Unexpected events, work culture, collective bargaining rules, and aspects of uniformed agency staffing and workload contribute to the high rate of overtime. Some of these factors apply to all four uniformed agencies, while others are applicable to only some agencies. 

Unexpected events or circumstances can require use of significant overtime in the short-term. For example, NYPD, FDNY, and DSNY all incurred significant overtime following Superstorm Sandy and the need to provide enhanced protection at Trump Tower drove up NYPD and FDNY overtime in fiscal year 2017.

A culture of working overtime exists at many agencies and employees expect the bump in earnings.  In fiscal year 2016 53 percent of uniformed employees received overtime that exceeded 20 percent of their base pay and 6 percent (over 3,800 employees) exceeded 50 percent of their base pay. Nearly $1.2 billion in overtime compensation was paid to roughly 63,000 uniformed employees—about $19,400 per employee.14

Collective bargaining agreements between the City and the uniformed labor unions often limit the ability of managers to alter schedules and work assignments.15 For example, contract provisions generally prohibit changes to tours or shifts “in order to preserve spirit” of overtime.16 Some contracts require minimum overtime hours for employees called in to work, or guarantee overtime pay for travel time to assignments other than the employee’s permanent location.17

The uniformed agencies, except for the NYPD, rely on fixed post staffing, which means that a minimum number of staff must be on duty to fill the positions. Fixed post staffing contributes to overtime in two ways: coverage for vacant positions and filling in for staff out on leave.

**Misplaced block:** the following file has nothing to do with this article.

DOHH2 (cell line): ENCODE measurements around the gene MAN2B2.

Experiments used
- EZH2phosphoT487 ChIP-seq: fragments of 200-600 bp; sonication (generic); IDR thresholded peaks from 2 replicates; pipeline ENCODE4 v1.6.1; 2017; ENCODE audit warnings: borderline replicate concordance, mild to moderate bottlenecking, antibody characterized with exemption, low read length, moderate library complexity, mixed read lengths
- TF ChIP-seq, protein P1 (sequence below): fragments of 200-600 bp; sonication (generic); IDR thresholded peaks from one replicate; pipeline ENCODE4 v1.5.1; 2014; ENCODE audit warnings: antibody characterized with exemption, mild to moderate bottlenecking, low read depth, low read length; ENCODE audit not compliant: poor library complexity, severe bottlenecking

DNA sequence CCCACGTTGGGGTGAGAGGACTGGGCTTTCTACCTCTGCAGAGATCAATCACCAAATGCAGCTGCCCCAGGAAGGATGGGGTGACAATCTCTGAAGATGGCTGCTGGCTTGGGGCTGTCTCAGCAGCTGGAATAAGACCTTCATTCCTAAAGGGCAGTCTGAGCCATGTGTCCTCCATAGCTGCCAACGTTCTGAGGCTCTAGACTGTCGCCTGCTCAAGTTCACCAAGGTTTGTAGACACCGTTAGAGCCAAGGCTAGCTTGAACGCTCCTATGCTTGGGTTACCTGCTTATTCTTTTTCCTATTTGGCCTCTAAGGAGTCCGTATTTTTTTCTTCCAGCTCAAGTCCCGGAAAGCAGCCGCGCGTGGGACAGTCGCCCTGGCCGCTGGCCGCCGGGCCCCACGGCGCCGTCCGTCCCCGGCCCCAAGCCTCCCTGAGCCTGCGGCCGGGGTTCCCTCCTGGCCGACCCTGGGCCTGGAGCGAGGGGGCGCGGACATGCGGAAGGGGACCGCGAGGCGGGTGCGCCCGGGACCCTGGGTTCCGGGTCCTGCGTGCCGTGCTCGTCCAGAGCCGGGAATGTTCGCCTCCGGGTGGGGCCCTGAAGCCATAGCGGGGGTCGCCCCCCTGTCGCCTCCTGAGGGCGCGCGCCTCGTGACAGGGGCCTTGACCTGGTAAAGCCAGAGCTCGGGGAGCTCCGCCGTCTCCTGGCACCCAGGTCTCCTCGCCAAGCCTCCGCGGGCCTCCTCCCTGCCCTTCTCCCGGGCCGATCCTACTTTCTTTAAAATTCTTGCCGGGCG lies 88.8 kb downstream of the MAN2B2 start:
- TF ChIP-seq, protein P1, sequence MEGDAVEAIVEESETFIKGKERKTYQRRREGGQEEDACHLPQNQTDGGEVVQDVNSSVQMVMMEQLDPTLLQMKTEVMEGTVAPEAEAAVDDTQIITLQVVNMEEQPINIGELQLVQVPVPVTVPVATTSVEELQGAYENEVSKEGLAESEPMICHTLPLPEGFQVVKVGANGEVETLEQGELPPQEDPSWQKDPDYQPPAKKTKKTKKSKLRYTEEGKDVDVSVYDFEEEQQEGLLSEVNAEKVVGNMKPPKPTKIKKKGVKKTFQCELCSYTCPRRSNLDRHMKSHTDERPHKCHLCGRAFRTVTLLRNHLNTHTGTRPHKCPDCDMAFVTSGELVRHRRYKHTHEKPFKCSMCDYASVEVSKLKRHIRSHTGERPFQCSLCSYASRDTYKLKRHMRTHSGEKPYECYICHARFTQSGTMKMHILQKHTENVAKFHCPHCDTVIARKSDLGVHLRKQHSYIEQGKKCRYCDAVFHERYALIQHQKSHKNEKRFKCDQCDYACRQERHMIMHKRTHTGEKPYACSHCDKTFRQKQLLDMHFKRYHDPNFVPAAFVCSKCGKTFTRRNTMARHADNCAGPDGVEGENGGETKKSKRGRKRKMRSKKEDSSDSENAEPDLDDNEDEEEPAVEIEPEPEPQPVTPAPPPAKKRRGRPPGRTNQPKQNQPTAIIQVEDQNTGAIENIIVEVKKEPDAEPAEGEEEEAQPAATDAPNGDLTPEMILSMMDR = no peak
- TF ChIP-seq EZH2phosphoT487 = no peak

First, if the agency is understaffed due to high rates of turnover or a large number of vacant positions, existing staff will be called in on overtime to meet staffing needs. As the process for hiring employees is lengthy, this can significantly impact overtime.18 Most of the uniformed agencies hire in classes, meaning a large group of entry-level employees is hired at once and undergoes training prior to being assigned to posts. 

Second, high rates of absenteeism can exacerbate the use of overtime and the collective bargaining contracts for uniformed employees provide unlimited sick leave. 19 As shown in Figure 4, in fiscal year 2016 the sick leave rate for line-of duty injuries (LODI leave) was 1.7 percent for all uniformed employees, while the routine sick leave rate (for non-work related illness) was 2.7 percent, for a combined sick leave rate of 4.4 percent.20 However, there is considerable variability among the uniformed agencies.

Sick Leave Rates by NYC Uniformed Department, FY2016
Uniformed overtime payments averaged $19,400 per employee in fiscal year 2016